Church Property – Part 2

A Georgia court concluded that a local church’s attempt to disaffiliate from a parent denomination failed because the church did not comply with procedural requirements.

Church Law and Tax2005-01-01

Church Property – Part 2

Key point 7-03.3. Most courts apply the “neutral principles of law” rule in resolving disputes over the ownership and control of property in “hierarchical” churches. Under this rule, the civil courts apply neutral principles of law, involving no inquiry into church doctrine, in resolving church property disputes. Generally, this means applying neutral legal principles to nondoctrinal language in any one or more of the following documents: (1) deeds to church property; (2) a church’s corporate charter; (3) a state law addressing the resolution of church property disputes; (4) church bylaws; or (5) a parent denomination’s bylaws.
State Court Rulings Regarding Church Property Disputes

* A Georgia court concluded that a local church’s attempt to disaffiliate from a parent denomination failed because the church did not comply with procedural requirements specified in the denomination’s constitution. A church formally affiliated with a denomination (national church) in 1998. A few years later charges were leveled against the church’s pastor and his wife in connection with certain statements she was alleged to have made in violation of the national church’s policy. Following notice and a hearing on these charges, the pastor was terminated as pastor and a member of the local church. The next day the pastor withdrew $3,500 from an account held in the name of the church. The church filed a lawsuit against the former pastor seeking to recover these funds as well as other property belonging to the church. The pastor’s defense was that a majority of the church membership voted to disaffiliate from the denomination and form an independent church, and therefore the former church had no basis to bring the lawsuit.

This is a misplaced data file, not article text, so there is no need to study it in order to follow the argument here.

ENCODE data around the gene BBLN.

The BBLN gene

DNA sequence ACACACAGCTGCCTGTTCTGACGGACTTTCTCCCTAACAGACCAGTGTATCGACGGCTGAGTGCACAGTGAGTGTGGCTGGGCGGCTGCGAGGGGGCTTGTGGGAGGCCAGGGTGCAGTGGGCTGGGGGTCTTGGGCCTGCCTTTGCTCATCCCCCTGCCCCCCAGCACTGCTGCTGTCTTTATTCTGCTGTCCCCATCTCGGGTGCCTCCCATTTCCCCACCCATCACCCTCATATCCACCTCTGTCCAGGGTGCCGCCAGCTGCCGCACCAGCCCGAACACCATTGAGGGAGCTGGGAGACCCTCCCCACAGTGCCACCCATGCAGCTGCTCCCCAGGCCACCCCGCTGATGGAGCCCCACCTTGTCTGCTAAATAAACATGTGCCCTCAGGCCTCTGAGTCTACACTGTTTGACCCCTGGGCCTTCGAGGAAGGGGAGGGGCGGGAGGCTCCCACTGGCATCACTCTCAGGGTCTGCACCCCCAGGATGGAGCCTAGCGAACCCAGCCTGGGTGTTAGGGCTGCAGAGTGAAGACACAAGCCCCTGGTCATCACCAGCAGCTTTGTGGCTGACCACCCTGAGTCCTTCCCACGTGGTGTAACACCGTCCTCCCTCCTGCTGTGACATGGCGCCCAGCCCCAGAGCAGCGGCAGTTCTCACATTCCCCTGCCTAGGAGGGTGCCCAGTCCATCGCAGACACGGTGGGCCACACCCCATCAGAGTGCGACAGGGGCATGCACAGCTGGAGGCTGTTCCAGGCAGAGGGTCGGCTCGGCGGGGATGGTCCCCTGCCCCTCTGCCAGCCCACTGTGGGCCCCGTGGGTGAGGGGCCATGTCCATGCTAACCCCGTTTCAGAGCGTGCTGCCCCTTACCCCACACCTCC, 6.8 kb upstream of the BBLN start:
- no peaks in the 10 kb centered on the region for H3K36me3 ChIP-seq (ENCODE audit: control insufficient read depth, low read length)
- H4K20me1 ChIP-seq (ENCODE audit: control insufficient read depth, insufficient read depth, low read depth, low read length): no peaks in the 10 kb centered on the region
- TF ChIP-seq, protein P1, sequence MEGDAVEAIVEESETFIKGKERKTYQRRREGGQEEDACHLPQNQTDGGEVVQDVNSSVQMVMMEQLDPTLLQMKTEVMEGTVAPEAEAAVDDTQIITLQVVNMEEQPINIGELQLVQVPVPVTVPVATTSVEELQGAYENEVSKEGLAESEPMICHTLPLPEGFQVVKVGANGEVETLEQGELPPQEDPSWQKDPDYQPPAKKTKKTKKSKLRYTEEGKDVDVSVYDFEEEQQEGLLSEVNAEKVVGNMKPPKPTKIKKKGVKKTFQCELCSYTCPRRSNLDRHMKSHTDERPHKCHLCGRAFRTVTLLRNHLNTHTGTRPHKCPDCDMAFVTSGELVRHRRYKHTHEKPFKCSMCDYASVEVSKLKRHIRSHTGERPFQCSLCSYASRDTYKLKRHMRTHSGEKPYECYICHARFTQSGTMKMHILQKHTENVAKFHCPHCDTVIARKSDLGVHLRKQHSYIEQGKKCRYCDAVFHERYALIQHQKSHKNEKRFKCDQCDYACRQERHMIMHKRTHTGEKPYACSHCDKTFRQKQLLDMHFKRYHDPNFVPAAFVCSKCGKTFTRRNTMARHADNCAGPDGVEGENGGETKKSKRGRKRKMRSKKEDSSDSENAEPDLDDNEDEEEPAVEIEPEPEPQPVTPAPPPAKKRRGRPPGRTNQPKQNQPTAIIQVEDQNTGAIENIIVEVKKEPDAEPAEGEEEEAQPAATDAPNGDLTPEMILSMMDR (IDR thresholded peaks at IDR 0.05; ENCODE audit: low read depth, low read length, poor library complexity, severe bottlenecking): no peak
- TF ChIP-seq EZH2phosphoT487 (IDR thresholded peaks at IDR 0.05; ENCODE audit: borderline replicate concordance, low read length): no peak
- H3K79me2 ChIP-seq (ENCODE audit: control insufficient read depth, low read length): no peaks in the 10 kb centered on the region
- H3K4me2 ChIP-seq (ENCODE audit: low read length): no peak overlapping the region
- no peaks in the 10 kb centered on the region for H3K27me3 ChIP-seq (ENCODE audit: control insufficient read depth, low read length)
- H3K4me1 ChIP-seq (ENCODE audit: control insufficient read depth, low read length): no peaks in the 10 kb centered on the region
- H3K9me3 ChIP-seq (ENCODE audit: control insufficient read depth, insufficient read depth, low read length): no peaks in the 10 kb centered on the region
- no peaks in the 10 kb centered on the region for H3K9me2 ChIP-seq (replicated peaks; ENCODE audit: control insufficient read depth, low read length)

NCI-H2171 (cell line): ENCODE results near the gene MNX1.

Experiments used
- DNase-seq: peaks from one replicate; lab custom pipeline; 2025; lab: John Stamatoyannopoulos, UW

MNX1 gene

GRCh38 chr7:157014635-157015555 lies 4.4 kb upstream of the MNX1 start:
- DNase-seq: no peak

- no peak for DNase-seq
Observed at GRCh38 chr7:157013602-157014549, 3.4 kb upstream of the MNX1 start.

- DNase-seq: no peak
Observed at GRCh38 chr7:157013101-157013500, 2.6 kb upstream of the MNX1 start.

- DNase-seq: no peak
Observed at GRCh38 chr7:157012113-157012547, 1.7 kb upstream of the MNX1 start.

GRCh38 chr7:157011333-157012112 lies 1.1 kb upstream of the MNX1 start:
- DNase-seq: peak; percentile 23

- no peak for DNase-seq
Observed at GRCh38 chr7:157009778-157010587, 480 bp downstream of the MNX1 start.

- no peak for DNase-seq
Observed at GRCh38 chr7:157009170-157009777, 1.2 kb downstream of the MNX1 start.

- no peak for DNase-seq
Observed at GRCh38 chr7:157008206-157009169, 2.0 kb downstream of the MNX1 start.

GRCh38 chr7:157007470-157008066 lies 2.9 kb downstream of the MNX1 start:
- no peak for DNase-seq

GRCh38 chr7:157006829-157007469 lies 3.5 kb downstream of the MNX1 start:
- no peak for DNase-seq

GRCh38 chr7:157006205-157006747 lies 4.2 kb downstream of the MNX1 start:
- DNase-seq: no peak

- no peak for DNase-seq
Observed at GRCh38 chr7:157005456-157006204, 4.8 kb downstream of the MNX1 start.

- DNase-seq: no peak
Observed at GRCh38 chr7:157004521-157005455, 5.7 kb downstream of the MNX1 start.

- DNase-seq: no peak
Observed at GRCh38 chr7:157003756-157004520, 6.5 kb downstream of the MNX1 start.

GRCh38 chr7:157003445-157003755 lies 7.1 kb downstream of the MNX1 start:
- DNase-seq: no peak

A state appeals court noted that the national church’s constitution provides that affiliation with the national church is voluntary and that a local church may withdraw its affiliation “provided withdrawal is a result of a majority vote of members in a duly called church meeting.” The constitution further provides that an official of the national church is to be invited to participate in that meeting “for the express purpose of presenting a case for continual affiliation.” The court concluded, “A valid withdrawal from the national church, therefore, requires a formal meeting of local church members with the attendance of a national church official, and a vote of the majority. The affidavits submitted by the pastor, however, which purport to establish that the church had withdrawn from its association with the national church, do not assert that any formal meeting ever took place or that any national church representative was in attendance. And as the church points out the pastor had no affiliation with the church and thus could neither call nor moderate any such meeting. Accordingly, we find that the evidence presented by the pastor fails to establish that any valid withdrawal from the church could have occurred, and thus the trial court correctly found as a matter of law that the church property belonged to that faction of the church that retained its affiliation with the national church.”

Application. The governing documents of some denominations contain procedures that affiliated churches must follow in order to sever their affiliation. As this case illustrates, if such procedures are not followed then an attempted disaffiliation may be null and void. Pritchett v. Wesleyan Pentecostal Church, (Ga. App. 2004).

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